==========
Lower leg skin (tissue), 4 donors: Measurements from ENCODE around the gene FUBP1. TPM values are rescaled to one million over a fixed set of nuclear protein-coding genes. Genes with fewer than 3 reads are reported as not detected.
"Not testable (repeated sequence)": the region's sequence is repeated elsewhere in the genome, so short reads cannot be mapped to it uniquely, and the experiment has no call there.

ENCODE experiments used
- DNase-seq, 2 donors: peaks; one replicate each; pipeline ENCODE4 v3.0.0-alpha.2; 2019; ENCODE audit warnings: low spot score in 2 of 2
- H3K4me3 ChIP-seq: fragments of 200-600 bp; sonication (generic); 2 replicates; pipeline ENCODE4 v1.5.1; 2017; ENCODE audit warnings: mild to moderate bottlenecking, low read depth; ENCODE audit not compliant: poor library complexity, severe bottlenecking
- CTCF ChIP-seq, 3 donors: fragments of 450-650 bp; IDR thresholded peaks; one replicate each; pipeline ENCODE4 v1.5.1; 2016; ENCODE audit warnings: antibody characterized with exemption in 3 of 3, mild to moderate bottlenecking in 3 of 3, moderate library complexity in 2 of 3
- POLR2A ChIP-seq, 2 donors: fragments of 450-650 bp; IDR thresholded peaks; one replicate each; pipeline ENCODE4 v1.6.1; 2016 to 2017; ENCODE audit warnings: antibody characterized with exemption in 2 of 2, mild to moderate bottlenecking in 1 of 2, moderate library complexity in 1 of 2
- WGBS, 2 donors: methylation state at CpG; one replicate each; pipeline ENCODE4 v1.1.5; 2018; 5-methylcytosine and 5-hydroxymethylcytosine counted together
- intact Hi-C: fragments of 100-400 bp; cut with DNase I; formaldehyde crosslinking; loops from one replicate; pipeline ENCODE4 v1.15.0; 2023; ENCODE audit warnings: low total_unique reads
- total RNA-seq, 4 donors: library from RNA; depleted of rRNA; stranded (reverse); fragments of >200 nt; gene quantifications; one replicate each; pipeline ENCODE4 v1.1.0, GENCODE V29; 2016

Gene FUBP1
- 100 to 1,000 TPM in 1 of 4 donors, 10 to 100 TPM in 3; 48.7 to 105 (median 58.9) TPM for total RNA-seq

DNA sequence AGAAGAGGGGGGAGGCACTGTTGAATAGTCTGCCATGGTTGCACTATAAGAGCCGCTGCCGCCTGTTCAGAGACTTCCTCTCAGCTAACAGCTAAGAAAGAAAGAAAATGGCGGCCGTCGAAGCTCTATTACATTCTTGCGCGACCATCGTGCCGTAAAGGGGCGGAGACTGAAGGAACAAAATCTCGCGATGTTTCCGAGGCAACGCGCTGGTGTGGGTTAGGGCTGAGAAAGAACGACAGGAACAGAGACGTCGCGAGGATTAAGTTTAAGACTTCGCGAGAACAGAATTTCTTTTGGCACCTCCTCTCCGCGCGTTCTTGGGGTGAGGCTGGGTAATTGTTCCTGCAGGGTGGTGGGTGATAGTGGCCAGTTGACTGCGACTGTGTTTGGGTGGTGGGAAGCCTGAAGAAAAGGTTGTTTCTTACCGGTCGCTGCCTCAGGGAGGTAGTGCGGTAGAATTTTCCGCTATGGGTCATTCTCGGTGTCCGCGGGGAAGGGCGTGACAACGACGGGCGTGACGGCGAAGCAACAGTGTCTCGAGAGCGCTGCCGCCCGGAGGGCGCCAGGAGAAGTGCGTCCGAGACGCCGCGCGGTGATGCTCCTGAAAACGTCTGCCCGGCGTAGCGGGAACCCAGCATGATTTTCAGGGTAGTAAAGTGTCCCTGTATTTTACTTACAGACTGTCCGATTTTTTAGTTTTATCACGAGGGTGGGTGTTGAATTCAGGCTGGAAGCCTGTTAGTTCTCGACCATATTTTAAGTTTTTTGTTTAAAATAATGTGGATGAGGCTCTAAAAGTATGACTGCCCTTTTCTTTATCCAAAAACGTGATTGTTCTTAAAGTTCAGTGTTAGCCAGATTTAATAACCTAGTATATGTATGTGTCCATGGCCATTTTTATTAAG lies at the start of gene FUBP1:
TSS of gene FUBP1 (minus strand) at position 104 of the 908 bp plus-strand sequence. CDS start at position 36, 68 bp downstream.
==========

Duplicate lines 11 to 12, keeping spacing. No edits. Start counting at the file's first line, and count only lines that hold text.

Gene FUBP1
- 100 to 1,000 TPM in 1 of 4 donors, 10 to 100 TPM in 3; 48.7 to 105 (median 58.9) TPM for total RNA-seq